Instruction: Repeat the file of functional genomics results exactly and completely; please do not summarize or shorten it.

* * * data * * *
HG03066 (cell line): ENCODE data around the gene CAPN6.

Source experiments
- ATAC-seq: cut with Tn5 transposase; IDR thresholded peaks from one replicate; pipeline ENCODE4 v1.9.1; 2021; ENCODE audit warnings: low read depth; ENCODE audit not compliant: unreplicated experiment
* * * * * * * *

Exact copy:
HG03066 (cell line): ENCODE data around the gene CAPN6.

Source experiments
- ATAC-seq: cut with Tn5 transposase; IDR thresholded peaks from one replicate; pipeline ENCODE4 v1.9.1; 2021; ENCODE audit warnings: low read depth; ENCODE audit not compliant: unreplicated experiment